That there is a sense of cynicism about this latest bounty from the Gates software fortune may have to do with the trial under way in Washington DC. The mighty Microsoft is accused of breaking the rules to squeeze out rivals in the computer industry. What better time to display generosity than when the Microsoft brand is being battered from left and right?
All Americans understand that giving away money is not always the altruistic act it seems. For every charitable donation, the giver can expect giant tax benefits. Shell out $1bn (pounds 600m) and your deductions will be worth $600m.
Above all, it is a matter of expectations. In a tradition that was established by the industrial barons of the turn of the century, such as the steel giant Andrew Carnegie, the very wealthy of American are under an unwritten obligation to give.
Until recently, indeed, Mr Gates was suffering criticism that he was not doing enough to ensure the spread of his booty. When Ted Turner, founder of CNN, created a foundation to benefit the United Nations worth $1bn last year, he challenged Mr Gates to speed up his charitable donations.
This is an era where giving in America is reaching unprecedented heights. As more and more Americans find they have more money than they know what to do with - thanks to a seven-year boom in the economy and a meteoric stock market - private charitable foundations are being created at a record pace. Last year, the value of charitable donations reached 2 per cent of US GDP, which stands at $8trillion. It helps that there are 200 billionaires in the US today.
Gates has promised eventually to give away 90 per cent of whatever fortune he accumulates. His philanthropy so far is directed through two foundations. The William H Gates Foundation, established in 1994, is directed at giving to multiple causes such as education and healthcare. Last year he also set up the Gates Library Foundation to provide computer technology to libraries in poorer neighbourhoods.
The same culture of tycoons embracing philanthropy does not appear to exist in Britain, according to those involved in fund-raising for charities and the arts. There are, of course, exceptions. Vivien Duffield, daughter of the entrepreneur Charles Clore, has given away almost pounds 90m to medical charities, the arts and education. And John Paul Getty, American born but a British citizen since last year, was given a knighthood in recognition of the pounds 120m he has handed out.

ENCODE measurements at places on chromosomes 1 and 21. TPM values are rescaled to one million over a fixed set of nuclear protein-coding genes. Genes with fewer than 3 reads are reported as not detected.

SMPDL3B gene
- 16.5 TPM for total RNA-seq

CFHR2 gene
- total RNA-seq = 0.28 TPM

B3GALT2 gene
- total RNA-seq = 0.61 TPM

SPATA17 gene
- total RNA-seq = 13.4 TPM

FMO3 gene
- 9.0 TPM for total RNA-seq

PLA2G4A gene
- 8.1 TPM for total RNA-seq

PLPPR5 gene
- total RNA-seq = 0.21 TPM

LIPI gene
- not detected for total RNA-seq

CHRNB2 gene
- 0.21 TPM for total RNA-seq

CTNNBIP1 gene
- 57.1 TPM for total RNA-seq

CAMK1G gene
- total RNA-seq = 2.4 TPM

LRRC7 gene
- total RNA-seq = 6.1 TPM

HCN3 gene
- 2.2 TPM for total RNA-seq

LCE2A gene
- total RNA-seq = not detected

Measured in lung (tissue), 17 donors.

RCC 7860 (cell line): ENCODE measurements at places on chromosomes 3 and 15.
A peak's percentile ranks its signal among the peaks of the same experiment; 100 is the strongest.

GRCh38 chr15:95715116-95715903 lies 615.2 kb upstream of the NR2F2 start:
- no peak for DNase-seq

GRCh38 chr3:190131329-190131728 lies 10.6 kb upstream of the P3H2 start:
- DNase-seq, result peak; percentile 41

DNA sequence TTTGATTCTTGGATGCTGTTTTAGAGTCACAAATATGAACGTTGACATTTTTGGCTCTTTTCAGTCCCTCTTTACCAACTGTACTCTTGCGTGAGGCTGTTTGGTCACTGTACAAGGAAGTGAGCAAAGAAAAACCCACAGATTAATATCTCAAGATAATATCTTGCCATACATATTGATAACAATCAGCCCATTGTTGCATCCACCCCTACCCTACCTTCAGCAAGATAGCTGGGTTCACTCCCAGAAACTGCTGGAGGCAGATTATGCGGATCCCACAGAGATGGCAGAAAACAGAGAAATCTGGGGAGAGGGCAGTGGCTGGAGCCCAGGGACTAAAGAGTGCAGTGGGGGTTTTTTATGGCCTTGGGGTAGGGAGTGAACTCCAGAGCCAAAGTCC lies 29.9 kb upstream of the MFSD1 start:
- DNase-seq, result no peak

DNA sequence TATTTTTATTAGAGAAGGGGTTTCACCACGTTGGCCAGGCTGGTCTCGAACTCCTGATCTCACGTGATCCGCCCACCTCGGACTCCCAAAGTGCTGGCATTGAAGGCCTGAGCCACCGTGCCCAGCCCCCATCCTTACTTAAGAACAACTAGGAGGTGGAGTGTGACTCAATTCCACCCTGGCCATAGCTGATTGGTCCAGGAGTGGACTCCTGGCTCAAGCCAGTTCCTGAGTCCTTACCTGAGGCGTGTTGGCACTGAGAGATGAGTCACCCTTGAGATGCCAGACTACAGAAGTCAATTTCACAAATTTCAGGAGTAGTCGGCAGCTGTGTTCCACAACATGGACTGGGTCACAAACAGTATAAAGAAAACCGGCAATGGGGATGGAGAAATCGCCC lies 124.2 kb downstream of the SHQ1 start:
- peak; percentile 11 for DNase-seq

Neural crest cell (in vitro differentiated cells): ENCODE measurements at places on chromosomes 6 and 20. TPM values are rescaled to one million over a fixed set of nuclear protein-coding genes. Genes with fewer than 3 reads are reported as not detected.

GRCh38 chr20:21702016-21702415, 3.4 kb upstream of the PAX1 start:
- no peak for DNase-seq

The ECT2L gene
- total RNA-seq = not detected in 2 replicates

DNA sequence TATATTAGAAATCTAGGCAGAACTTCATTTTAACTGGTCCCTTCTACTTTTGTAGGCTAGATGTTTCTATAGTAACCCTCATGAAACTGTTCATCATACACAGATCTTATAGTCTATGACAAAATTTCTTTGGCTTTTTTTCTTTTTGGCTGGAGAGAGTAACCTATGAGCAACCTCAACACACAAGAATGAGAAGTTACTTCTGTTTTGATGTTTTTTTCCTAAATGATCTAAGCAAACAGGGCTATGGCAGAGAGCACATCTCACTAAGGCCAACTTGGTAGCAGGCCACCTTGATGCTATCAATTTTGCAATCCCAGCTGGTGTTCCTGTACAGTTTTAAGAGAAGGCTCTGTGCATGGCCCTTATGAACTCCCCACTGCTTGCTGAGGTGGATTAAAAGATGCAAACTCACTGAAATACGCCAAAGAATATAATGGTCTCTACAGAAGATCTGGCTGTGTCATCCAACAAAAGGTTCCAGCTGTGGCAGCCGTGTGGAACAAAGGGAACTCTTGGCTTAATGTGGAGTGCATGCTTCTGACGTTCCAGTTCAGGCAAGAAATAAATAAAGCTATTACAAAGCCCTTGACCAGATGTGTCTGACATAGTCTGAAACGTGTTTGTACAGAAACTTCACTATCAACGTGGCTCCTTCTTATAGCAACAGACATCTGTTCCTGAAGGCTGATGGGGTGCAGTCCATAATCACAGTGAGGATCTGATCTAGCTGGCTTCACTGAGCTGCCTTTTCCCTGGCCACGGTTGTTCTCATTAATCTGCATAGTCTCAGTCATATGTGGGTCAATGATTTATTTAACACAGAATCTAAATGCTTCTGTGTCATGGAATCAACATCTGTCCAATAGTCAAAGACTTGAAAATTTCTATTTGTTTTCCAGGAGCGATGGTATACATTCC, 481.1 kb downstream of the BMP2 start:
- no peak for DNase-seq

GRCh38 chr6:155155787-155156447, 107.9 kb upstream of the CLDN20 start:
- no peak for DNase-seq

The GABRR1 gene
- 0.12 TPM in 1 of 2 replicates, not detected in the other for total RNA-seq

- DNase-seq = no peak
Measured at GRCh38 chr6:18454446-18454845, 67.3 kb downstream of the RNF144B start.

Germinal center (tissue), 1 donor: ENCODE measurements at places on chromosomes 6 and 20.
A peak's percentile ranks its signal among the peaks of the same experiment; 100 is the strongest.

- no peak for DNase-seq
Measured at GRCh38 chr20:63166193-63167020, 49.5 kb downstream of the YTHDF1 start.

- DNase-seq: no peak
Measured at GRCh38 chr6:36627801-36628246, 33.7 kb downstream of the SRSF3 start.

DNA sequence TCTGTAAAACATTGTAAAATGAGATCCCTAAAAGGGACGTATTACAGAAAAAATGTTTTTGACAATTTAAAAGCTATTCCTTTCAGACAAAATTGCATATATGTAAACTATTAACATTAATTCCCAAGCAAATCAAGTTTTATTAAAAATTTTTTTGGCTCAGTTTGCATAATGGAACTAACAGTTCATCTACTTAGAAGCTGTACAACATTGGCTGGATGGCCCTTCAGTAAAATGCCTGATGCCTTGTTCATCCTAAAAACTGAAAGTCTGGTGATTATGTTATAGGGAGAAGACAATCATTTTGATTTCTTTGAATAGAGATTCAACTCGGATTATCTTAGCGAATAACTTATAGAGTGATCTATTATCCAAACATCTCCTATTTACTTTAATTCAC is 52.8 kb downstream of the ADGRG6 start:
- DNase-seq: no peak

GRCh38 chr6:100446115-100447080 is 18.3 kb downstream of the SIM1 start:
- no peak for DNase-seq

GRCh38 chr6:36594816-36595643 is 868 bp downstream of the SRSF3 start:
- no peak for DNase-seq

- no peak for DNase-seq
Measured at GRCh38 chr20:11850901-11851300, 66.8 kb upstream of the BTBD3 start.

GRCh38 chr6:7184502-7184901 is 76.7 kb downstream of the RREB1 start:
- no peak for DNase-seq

In October Peter Lampl, who made his money in the equity markets, announced prep schools would be given pounds 40m by his charity, the Sutton Trust. We now also have the Rupert Murdoch chair of communications at Worcester, Oxford; Sir John Moores University in Liverpool; and the Sainsbury wing of the National Gallery.
But Mark Thorne, of Wealthwatch, which monitors donations by the rich in Britain, said: "The Americans get a great deal of kudos and prestige from the act of large donations. In Britain the wealthy are almost shy of such publicity."
Paul Brown, of the Association for Business Sponsorship of the Arts, blames the difference in tax systems. "In America the tax system is positively geared towards encouraging donations. Here it is just too complicated."
Top Ten Donors
1. Ted Turner - $1bn (pounds 625m) (US). Founder of CNN, Turner is now vice-chairman of Time Warner, the world's biggest media conglomerate. Married to the actress Jane Fonda.
2. Kathryn Albertson - $660m (pounds 412.5m) (US). Late husband Joe founded Albertson's supermarket chain, the US equivalent of Sainsbury's.
3. George Soros - $540m (pounds 337.5m) (US). Highly successful international currency speculator, currently based in New York. His interests include the legalisation of cannabis for medical purposes.
4. Bill Gates - $210m (pounds 131m) (US). Owner of Microsoft, Gates is fighting the US government over his firm's alleged monopoly status.
5. Leonard Abramson - $100m (pounds 62.5m) (US). Founder of US Healthcare, the US hospital network, which he sold in 1996. He funds cancer research.
6. Michael and Jane Eisner $89m (pounds 55.6m) (US). He is chair and CEO of the Walt Disney Corporation, one of world's biggest entertainment companies. Particularly concerned with helping underprivileged children in southern California.
7. Mitchell Wolfson Jr - $75m (pounds 47m) (US). Fortune from father's entertainment company. Collects historical memorabilia and has early braille edition of Mein Kampf.
8. Phyllis Wattis - $70m (pounds 44m) (US). The 92-year-old great grand-daughter of Brigham Young, founder of the polygamist Morman Church. She directs much of her charitable effort towards the support of museums.
9. Peter Lampl - $64m (pounds 40m) (UK). Sole Briton on the list, on strength of his charitable donations in past year.
10. Raymond Nasher - $50m (pounds 31m) (US). Dallas property developer, 75. Supports foundation dedicated to building a museum - to house his own art collection.Reuse content